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Joe Clark is regarded as a failure. He deserves better
January 3, 2019 | The Globe and Mail | MICHAEL HEALEY.

Joe Clark was Canada’s prime minister for nine months, 39 years ago (1979). He was 39 years old when he won the job. The portrait, by Patrick Douglass Cox, excellently captures the essence of Mr. Clark at that age: He’s forthright, sincere, slightly goofy and not entirely comfortable in his own skin. That unemphatic hand betraying whatever argument he’s making to the House of Commons.......He quit in 1993, then came back in 1998 to take over as leader of a severely diminished PC Party for the second time. He was bent on resisting a merger with the Alliance Party. He lost that principled fight, too. By 2004, even though his party no longer existed, he still referred to himself as a Progressive Conservative.

......The single unequivocal success he managed, in his nine months in power, was this: He brought 60,000 South Asian refugees, fleeing chaos in Vietnam and Cambodia, to the country. He did it in record time, and he had to invent the private-sponsorship model to do it. Sure, that was an initiative created by the previous (Liberal) government, but Mr. Clark didn’t care where a good idea came from........... He also managed something incredible – as minister responsible for constitutional affairs, he got two territorial leaders and 10 provincial premiers to agree to constitutional reform through the Charlottetown Accord. .....Sure, the Accord failed in a national referendum. But that had everything to do with Mr. Mulroney’s permeating unpopularity. Few people recognize the immensity of Mr. Clark’s feat because of how things turned out......These qualities: stubbornness, idealism, a willingness to subsume his ego to get things done, made him an effective statesman. Hence the strong poll numbers at the end of his career.
'70s  Brian_Mulroney  Canada  consensus  Joe_Clark  mass_migrations  Pierre_Trudeau  politicians  population_movements  Progressive_Conservatives  red_Tories  referenda  refugees  South_Asian  statesmen  Vietnam 
january 2019 by jerryking
The Feud That Sank Saigon
MARCH 3, 2017 | The New York Times | Sean Fear
VIETNAM '67
feuds  Vietnam  Vietnam_War  1967  history  politics  Saigon  disputes  rivalries 
march 2017 by jerryking
Movement politics: a guide to the new globalisation
NOVEMBER 24, 2016 by: Alan Beattie.

The Great Convergence: Information Technology and the New Globalization, by Richard Baldwin, Harvard University Press, RRP£22.95/$29.95, 344 pages.

....Just as South Korea has changed, so newly industrialising countries are less keen on setting up entire industries at home and instead try to insert themselves into global supply chains. Sometimes this means changing, not just exploiting, their comparative advantage. Baldwin cites Vietnam, which joined Honda’s supply network by starting to manufacture motorcycle parts using production and technical expertise imported from the parent company. Thus Vietnam’s existing advantage of low-cost labour joined with the management and technical know-how of Japan to create a new specialism......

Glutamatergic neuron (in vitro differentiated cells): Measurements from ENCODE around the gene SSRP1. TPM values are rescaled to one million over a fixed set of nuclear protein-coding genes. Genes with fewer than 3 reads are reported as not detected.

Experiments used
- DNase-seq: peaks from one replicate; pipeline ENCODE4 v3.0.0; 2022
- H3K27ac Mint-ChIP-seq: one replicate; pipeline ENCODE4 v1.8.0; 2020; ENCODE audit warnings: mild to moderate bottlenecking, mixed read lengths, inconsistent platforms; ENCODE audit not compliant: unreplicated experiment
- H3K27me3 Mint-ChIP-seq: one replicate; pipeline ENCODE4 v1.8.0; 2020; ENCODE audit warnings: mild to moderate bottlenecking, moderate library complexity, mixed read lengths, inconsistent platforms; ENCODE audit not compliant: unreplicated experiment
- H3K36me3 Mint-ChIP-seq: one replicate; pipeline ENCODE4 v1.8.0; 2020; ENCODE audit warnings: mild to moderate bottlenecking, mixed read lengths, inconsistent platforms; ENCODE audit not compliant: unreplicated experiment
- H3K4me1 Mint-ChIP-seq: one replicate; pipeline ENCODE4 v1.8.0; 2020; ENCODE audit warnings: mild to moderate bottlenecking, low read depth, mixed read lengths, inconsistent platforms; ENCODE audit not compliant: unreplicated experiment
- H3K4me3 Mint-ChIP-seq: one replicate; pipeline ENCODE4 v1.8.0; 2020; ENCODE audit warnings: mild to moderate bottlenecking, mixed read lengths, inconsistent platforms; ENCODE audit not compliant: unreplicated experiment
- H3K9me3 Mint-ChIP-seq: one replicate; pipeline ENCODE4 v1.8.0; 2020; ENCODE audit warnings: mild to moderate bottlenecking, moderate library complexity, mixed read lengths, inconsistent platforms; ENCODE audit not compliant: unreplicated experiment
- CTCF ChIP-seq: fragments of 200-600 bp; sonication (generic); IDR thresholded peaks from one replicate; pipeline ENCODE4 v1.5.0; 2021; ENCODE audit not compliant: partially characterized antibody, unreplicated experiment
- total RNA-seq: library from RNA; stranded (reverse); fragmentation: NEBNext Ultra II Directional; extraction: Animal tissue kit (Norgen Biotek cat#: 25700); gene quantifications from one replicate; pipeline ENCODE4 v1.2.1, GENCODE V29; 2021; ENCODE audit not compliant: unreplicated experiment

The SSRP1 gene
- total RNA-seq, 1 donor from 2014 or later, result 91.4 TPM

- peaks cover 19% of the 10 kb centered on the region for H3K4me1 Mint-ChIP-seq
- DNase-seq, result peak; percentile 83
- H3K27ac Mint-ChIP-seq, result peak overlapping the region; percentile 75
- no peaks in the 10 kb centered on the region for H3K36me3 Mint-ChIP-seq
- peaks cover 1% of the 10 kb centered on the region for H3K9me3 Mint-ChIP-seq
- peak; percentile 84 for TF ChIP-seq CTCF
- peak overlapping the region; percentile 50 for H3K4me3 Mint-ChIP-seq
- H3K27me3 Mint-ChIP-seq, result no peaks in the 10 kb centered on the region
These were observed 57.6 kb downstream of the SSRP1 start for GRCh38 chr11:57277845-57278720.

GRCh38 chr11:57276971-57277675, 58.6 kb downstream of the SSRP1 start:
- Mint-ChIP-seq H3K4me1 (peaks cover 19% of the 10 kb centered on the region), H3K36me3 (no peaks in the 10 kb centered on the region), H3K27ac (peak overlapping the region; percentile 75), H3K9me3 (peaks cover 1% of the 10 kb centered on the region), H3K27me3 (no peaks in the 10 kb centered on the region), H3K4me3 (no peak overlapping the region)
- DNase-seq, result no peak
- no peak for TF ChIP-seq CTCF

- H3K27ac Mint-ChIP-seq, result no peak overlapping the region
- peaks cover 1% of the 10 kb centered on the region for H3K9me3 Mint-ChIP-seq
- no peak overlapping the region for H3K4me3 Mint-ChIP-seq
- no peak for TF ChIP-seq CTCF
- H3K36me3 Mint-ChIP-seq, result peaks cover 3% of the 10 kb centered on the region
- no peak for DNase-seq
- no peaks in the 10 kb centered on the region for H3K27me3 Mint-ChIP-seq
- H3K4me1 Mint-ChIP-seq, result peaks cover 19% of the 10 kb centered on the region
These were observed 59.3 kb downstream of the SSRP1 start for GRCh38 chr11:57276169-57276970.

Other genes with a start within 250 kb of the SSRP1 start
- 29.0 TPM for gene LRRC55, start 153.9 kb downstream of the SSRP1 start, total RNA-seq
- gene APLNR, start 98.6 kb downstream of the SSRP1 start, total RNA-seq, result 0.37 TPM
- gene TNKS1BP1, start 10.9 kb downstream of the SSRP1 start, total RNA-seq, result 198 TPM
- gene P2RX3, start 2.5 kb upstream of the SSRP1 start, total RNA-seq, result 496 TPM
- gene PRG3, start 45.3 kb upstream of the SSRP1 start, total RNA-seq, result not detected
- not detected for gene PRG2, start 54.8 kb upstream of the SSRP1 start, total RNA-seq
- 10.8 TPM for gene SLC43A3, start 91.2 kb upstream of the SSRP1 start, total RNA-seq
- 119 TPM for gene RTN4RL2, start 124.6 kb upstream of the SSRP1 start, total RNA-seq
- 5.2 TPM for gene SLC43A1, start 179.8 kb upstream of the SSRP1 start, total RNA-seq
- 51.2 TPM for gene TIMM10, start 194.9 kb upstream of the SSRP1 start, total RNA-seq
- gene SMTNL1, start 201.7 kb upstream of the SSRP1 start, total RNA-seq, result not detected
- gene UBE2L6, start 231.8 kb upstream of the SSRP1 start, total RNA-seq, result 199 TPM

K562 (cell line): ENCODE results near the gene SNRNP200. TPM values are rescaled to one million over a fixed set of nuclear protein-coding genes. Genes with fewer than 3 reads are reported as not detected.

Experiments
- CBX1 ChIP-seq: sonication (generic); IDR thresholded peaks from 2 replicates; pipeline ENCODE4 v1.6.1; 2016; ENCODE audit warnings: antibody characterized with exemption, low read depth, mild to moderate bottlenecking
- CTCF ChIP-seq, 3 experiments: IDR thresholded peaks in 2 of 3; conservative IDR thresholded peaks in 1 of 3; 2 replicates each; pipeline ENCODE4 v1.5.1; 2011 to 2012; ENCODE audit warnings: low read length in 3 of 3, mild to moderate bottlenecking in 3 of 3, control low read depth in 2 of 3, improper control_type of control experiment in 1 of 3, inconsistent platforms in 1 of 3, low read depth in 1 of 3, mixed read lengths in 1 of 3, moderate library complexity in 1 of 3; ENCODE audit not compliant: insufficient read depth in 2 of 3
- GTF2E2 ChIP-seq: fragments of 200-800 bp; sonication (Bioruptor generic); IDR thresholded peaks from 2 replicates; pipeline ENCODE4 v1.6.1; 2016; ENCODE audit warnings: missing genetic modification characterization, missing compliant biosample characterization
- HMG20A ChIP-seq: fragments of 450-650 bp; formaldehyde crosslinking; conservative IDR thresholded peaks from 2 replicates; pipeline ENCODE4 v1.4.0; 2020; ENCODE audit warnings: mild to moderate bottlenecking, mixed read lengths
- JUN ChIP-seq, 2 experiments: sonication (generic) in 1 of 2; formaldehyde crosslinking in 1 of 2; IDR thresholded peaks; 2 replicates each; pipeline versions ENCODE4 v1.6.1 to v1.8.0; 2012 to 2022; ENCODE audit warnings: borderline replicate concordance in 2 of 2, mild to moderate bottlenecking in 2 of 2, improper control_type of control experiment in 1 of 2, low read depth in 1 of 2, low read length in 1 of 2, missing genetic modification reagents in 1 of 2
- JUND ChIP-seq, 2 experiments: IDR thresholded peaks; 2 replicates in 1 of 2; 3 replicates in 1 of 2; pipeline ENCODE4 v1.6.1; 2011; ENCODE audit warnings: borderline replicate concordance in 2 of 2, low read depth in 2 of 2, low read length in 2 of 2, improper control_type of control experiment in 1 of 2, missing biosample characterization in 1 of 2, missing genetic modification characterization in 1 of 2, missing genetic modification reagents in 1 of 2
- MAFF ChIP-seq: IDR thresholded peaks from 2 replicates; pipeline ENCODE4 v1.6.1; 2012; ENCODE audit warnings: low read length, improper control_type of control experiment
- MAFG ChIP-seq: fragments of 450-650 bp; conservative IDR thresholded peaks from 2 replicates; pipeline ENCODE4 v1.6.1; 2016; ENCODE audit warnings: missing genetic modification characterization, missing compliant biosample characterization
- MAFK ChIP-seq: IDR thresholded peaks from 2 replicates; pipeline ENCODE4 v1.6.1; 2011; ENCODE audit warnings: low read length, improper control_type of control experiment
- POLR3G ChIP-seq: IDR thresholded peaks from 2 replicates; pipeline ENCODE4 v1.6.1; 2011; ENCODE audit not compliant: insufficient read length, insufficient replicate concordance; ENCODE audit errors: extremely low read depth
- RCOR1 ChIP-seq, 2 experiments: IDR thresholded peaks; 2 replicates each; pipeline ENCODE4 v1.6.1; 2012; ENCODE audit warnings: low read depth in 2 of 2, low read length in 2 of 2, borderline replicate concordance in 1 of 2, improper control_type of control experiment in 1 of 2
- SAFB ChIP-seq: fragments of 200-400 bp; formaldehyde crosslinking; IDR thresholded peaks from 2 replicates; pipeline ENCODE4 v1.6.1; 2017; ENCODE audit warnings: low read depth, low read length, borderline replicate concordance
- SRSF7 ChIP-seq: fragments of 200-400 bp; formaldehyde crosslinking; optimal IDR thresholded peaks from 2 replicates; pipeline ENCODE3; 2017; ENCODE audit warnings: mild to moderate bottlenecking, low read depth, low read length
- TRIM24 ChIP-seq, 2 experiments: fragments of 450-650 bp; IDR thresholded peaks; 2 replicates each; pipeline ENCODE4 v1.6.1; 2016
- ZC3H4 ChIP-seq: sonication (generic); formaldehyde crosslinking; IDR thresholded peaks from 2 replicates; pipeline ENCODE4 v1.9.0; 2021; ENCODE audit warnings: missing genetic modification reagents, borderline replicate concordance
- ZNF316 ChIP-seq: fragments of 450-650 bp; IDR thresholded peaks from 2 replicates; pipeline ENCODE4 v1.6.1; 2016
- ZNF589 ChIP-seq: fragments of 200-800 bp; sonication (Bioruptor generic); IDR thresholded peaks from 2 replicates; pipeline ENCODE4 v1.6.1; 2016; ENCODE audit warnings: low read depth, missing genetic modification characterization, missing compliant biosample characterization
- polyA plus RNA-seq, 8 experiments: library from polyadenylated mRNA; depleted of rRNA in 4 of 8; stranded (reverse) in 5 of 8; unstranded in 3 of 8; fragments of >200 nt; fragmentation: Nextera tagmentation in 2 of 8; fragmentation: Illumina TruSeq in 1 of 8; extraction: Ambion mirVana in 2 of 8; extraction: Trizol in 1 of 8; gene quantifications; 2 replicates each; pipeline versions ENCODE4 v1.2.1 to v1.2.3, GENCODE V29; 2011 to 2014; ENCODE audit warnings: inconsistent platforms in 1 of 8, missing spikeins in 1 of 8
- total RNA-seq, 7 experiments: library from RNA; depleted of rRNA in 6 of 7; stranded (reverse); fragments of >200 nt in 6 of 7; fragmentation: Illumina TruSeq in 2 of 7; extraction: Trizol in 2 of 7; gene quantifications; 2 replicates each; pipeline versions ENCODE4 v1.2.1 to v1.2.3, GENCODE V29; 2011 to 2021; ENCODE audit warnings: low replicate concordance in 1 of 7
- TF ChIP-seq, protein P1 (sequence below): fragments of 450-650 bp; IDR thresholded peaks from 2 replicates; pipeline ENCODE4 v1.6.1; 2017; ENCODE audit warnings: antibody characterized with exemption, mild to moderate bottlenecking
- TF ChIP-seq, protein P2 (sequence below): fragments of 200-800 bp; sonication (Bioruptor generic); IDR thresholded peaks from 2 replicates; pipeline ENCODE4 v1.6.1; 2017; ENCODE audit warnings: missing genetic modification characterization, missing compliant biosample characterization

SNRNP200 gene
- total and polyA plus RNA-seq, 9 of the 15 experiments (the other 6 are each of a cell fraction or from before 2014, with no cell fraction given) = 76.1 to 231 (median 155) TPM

This framework explains a lot about current tensions around globalisation. For one, the stricken manufacturing towns of the American Midwest, many of whose poorer inhabitants switched to voting for Donald Trump, have experienced first-hand what it feels like rapidly to become a redundant link in a global value chain.

Second, it shows why modern trade deals, such as the proposed Transatlantic Trade and Investment Partnership between the US and EU, are centred on rules protecting patents and copyrights, and allowing foreign corporations to sue governments if they feel their investments are being expropriated. Multinationals are less concerned with goods tariffs, which are now generally low and belong to an earlier era of trade governance, than they are with trying to protect the specialist knowledge on which their global supply chains depend.

It also foresees the future of globalisation once technology has relaxed the third constraint, the movement of people. The easier it becomes to manage processes from afar — improved videoconferencing, remote-controlled robots — the more virtual immigration can substitute for actual and the specialisation of global supply chains proceed even faster.
books  book_reviews  supply_chains  Vietnam  Honda  international_trade  comparative_advantage  patents  videoconferencing  TTP  MNCs  redundancies  globalization  Midwest  Rust_Belt  industrial_Midwest  value_chains  copyright  transatlantic 
november 2016 by jerryking
Recipe: Vietnamese grilled chicken - The Globe and Mail
LUCY WAVERMAN
The Globe and Mail
Published Tuesday, May. 20 2014,
grilled  chicken  Vietnam  Vietnamese  recipes  Lucy_Waverman 
may 2014 by jerryking
In High Seas, China Moves Unilaterally - NYTimes.com
By JANE PERLEZ and KEITH BRADSHERMAY 9, 2014

Vietnam has proved to be a tougher adversary, sending out its own ships to meet the Chinese flotilla and, according to Chinese government reports, using them to ram Chinese ships as many as 171 times in four days.

A prominent Vietnamese political analyst, Nguyen Quang A, summarized the standoff this way: “Invasion is in their blood, and resistance is in our blood.”

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The timing of the move was perceived by some in the region as a test not only of the ability of Southeast Asian nations to stand up to their far more powerful northern neighbor, but also of President Obama’s resolve less than a month after he promised to support American allies in Asia as they deal with a stronger China.

China’s action was almost certainly a long-term plan — the deployment of a deep water drilling rig takes months of preparation.
adversaries  China  China_rising  CNOC  maritime  oil_industry  Vietnam  SOEs  South_China_Sea 
may 2014 by jerryking
General Giap
Oct 12th 2013 | The Economist |

Vo Nguyen Giap, who drove both the French and the Americans out of Vietnam, died on October 4th, 2013...victor at Dien Bien Phu in May 1954 (which pushed the French colonial power to the peace table in Geneva) and and mastermind behind January 1968's Tet-offensive (which eroded the U.S. population's belief in their administration's argument that the U.S. was winning the war"...Here were Bonaparte’s maxims again: audace, surprise. A dash, too, of Lawrence of Arabia, whose “Seven Pillars of Wisdom” General Giap was seldom without. And plenty of Mao Zedong, whose three-stage doctrine of warfare (guerrilla tactics, stalemate, offensive warfare) he had fully absorbed during his brief exile in China, for communist activity, in the early 1940s.
obituaries  Vietnam  Vietnam_War  Napoleon  soldiers  leaders  generalship  offensive_tactics  audacity  1968  militaries 
october 2013 by jerryking
Asia Ponders U.S. Role Amid Syria Strife - WSJ.com
September 10, 2013 | WSJ | By ANDREW BROWNE.
Analysis
Asia Ponders U.S. Role Amid Syria Strife
Doubts Rise in Asia Over U.S. Move to Rebalance Security Obligations Toward the Region